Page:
If the world were a perfect place, we'd all be fully recognized, rewarded and appreciated for our hard work -- and talent and perseverance would be the only way to get ahead. But in our fast-track world, does merit always mean success? That's what the MeriTALKracy initiative is all about. Inspired by the motto on the Upper Canada College school crest -- Palmam qui meruit ferat (let he who merited the palm bear it) -- we ask, who deserves it and how has a commitment to earning it shaped one's life? In a series reflecting on this question of merit, prominent UCC alumnae weigh in. We'd like to hear your thoughts too!
Merit to me means no more than whether you have earned through effort or achievement your wealth, position or status. And while this might seem straightforward in definition it is more complex to apply in reality. For example, the "merit" debate is being played out in the occupy movement with the question of whether income inequality means the rich are getting richer at the expense of the poor. In other words, do the rich merit their wealth or not? Ironically many of these same people fail to ask themselves the more existential question - aren't all North Americans and Europeans advantaged based on their citizenship versus those unlucky enough to be born into the developing world?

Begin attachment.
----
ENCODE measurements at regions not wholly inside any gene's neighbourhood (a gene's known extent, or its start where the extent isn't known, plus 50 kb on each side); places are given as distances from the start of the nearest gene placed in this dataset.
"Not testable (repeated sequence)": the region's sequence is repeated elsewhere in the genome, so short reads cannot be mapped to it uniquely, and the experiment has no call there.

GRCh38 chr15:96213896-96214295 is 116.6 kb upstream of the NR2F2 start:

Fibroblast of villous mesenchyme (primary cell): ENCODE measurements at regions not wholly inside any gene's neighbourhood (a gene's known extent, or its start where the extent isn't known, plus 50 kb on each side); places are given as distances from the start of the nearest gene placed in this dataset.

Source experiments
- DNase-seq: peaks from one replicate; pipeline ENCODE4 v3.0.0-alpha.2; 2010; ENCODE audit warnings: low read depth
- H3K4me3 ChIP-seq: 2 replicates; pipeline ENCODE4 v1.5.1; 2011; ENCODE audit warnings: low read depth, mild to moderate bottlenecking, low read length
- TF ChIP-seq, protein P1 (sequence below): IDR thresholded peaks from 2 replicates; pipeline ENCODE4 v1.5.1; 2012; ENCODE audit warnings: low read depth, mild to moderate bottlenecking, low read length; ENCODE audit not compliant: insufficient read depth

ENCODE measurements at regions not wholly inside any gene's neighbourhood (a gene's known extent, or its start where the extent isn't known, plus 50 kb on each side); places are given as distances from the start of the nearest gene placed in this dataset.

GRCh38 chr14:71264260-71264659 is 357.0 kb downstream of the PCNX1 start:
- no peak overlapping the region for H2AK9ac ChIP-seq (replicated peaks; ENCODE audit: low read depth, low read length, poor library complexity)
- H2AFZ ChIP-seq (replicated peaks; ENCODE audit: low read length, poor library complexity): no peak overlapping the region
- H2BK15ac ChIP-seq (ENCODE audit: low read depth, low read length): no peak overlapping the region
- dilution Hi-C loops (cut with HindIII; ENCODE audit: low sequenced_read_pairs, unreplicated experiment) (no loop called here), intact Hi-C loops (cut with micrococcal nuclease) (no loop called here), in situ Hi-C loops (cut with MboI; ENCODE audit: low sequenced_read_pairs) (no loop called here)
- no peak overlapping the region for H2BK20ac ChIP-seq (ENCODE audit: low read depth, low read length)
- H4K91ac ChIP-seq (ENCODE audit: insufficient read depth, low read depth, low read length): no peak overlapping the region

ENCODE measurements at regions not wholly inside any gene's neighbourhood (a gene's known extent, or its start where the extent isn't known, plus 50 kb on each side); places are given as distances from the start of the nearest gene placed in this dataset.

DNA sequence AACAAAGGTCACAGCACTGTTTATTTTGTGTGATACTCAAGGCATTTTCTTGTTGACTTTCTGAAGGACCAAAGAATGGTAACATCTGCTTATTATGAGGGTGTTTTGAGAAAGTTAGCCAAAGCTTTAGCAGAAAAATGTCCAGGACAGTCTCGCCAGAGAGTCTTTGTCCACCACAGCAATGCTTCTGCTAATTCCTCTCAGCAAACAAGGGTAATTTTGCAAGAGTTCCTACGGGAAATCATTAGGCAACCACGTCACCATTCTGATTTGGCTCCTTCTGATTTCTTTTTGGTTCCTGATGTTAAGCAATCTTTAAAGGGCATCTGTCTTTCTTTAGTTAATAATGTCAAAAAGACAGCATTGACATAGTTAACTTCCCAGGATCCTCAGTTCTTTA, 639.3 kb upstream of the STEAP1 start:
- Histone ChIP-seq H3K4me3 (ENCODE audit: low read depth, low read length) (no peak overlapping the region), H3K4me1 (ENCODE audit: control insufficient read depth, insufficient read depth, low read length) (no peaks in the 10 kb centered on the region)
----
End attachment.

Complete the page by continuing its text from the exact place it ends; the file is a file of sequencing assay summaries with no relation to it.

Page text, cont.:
After all, a homeless man in Canada is a rich man in Kenya. So we often complain about social inequity within our own developed countries and question whether certain people merit their advantages, yet we fail to question our own luck at being born into some of the wealthiest societies the world has ever known. My point is that merit is relative and really we should always ask ourselves whether there is someone more deserving of my wealth or position if they had my head start. And no matter your wealth or position the answer may likely be yes.